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Lenovo Legion 5i: A Smart Refinement
PC Magazine|September 2020
Lenovo Legion 5i: A Smart Refinement
Lenovo rebranded its midrange and high-end gaming laptops into the Legion line a few years back, and we’ve been fans of most of the Legion models since then.

The Legion Y530 and the Legion Y740 were strong 2019 entries, and the new Legion 5i ($1,599.99 as tested) evolves the line further. Besides a streamlined naming scheme, the 5i features an evolved design with an updated keyboard, a more logically placed webcam with a privacy shutter, and a 10th Generation Intel Core i7 processor. The Nvidia GeForce RTX 2060 GPU and the 144Hz display in our review model provided a smooth, full HD gaming experience, and it’s all rounded out by plenty of storage and ports. The Asus ROG Zephyrus G14 edges it out currently as an unmatched value, but this is an appealing 15.6-inch midrange laptop that costs less than truly premium alternatives.


The Legion 5i shares a general design style with the previous generation of Legion gaming laptops, with just a few visual changes. It’s quite similar to the Legion Y530 and Legion Y740, which is largely positive, as we rated those builds nicely. While the design may be a little tame for some, it’ll be preferable to garish alternatives for others, and the quality of the construction is strong.

Though the chassis is plastic, its soft touch and sturdiness are satisfying and give you confidence in its quality. The lid is a polymer blend that has a decent feel, and the logo now has an iridescent shine to it when viewed at certain angles. The Legion 5i is compact and fairly portable at 0.93 by 14.3 by 10.2 inches (HWD) and 5.4 pounds. That means it’s hardly the lightest around (the 14-inch Zephyrus G14 and several premium gaming laptops beat it on both thinness and weight), but it’s right on the mark versus entry-level and midrange competition. (The Acer Predator Helios 300 is 0.9 inch thick and 5.1 pounds, while the Dell G5 15 SE is 0.85 inch thick and 5.5 pounds.) It’s still portable enough to throw in your bag and go, though it’s a tad heftier than you’d like on a daily commute.

Lenovo Legion 5i

PROS The RTX 2060 GPU provides more than 60fps in demanding games. A 144Hz display for competitive multiplayer titles. Well-made, compact build, and good battery life. Comfy revamped keyboard. 1TB of SSD storage and plenty of ports, including Ethernet and USB-C.

CONS Some may find the design plain. Not especially lightweight for its screen size.

BOTTOM LINE The Lenovo Legion 5i is a smart refinement of last year’s Legion gaming laptops, delivering practical design updates, a new CPU, and solid 1080p gaming performance at a fair price.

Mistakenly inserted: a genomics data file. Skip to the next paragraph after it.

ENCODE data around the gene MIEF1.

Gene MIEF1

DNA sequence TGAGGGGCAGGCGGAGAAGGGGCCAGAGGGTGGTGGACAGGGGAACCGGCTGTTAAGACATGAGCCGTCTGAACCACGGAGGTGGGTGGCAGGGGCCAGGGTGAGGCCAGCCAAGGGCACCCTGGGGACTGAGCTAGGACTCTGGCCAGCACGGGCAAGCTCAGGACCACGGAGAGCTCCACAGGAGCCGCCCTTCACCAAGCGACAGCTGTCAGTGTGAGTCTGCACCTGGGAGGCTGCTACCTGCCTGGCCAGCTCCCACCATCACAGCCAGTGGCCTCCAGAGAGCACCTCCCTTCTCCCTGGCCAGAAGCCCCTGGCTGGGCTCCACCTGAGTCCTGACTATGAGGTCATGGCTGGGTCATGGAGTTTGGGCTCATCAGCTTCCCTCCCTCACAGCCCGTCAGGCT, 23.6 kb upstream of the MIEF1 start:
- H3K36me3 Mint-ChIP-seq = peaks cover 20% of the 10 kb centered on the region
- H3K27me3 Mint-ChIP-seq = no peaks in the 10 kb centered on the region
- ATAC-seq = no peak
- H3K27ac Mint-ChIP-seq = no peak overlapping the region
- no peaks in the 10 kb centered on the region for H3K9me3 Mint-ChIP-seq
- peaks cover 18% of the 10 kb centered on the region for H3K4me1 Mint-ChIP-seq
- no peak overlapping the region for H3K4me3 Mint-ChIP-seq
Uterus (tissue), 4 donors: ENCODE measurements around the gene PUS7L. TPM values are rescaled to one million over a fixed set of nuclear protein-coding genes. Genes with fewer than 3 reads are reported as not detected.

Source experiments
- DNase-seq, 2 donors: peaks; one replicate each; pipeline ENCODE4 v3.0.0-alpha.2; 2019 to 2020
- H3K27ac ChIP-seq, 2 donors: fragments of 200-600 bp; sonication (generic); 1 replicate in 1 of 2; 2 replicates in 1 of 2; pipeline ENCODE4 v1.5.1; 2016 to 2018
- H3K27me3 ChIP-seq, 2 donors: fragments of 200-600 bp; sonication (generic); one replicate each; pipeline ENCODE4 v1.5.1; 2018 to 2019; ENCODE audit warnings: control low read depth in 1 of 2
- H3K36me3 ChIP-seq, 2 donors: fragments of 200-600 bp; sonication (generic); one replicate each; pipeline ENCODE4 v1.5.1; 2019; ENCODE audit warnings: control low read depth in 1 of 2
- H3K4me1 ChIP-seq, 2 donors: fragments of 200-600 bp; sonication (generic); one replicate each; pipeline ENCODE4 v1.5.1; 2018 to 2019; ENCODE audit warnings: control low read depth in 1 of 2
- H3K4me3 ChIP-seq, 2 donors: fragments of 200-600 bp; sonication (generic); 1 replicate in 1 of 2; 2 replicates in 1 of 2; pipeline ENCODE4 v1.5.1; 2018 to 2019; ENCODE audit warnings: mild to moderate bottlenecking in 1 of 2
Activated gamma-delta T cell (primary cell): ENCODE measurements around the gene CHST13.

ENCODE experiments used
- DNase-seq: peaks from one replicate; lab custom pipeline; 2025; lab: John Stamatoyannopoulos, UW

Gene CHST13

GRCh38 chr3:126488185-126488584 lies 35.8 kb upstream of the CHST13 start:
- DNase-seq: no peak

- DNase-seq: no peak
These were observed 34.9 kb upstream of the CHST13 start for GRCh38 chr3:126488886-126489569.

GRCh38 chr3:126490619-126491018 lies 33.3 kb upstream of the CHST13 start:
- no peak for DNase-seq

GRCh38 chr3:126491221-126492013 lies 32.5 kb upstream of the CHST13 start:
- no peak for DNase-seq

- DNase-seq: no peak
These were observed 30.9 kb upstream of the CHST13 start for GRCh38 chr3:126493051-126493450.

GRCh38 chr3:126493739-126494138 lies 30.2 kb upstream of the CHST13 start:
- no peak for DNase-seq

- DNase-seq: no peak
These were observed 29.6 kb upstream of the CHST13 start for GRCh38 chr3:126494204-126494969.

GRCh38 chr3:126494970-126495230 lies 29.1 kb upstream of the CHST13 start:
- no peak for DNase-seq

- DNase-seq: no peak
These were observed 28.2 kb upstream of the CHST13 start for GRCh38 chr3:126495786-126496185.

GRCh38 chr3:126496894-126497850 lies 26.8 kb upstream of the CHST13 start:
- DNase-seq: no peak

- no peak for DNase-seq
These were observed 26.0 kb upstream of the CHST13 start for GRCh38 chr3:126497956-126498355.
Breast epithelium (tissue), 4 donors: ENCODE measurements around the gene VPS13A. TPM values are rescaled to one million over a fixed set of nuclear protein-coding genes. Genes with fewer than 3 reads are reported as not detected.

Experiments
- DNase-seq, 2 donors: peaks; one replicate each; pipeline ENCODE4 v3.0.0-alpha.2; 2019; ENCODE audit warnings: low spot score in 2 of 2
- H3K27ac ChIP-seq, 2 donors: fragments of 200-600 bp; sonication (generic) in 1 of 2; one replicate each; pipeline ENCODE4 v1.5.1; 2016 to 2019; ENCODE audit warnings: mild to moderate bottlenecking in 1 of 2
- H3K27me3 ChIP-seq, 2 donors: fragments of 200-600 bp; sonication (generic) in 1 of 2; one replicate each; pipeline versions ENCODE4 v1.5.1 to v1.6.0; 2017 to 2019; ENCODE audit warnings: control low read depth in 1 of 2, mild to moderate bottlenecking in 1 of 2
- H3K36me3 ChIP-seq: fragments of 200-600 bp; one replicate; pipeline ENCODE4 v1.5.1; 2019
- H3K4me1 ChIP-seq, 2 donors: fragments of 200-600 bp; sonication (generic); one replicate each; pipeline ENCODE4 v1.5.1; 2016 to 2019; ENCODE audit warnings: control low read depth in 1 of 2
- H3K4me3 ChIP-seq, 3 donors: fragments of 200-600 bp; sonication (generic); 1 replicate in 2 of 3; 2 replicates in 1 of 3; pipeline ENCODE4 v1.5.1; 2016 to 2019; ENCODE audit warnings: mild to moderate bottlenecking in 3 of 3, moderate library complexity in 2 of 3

Careful observers will note some physical layout changes compared with past Legions, chiefly involving the keyboard and camera. The keyboard now includes a full number pad on the right side, absent from the Legion Y740 and a welcome inclusion. The keyboard itself has also been improved, and it’s really comfortable and responsive. It employs Lenovo’s “soft landing” switches that do what the name implies, even when you’re bottoming out your keys. The keyboard is also lit across four customizable zones.

With 1.5mm of travel, sculpted keycaps, and larger arrow keys, it’s a satisfying typing experience. The presence of the number pad makes the rest of the keyboard a little condensed, but you adapt to the shape pretty quickly. The touchpad is also larger than before (by 39 percent), and has changed style from dedicated left- and right-click buttons at its base to a single clickable piece. It’s placed slightly off-center and ran up against my left palm somewhat while I was typing. It didn’t cause accidental presses; it just felt a bit odd.

As for the camera, Lenovo has improved it over past Legion laptops by making it more normal. The Legion Y530 and Y740 both had their webcams under the display on the bottom bezel. Most of the industry has decided this is a subpar solution to getting thinner bezels, and Lenovo has followed suit, placing it back up top. In this time of widespread remote work (and potential game streamers who may want to look better as opposed to chin-camming it), it’s a good change. There’s also a physical privacy shutter that you can flip into place to block the lens with a switch along the top bezel. The camera resolution is 720p and produces average picture quality.

Now, on to what’s between those bezels. Our unit is equipped with a full HD 144Hz display, a perfect fit for gaming (especially with the components in this model). We’ll get into frame rates a bit later, but the GPU can push above 60 frames per second (fps) on plenty of games, and approach the 144fps ceiling on less-demanding multiplayer titles, making this screen a good match. The IPS panel is adequately bright at 300 nits.


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September 2020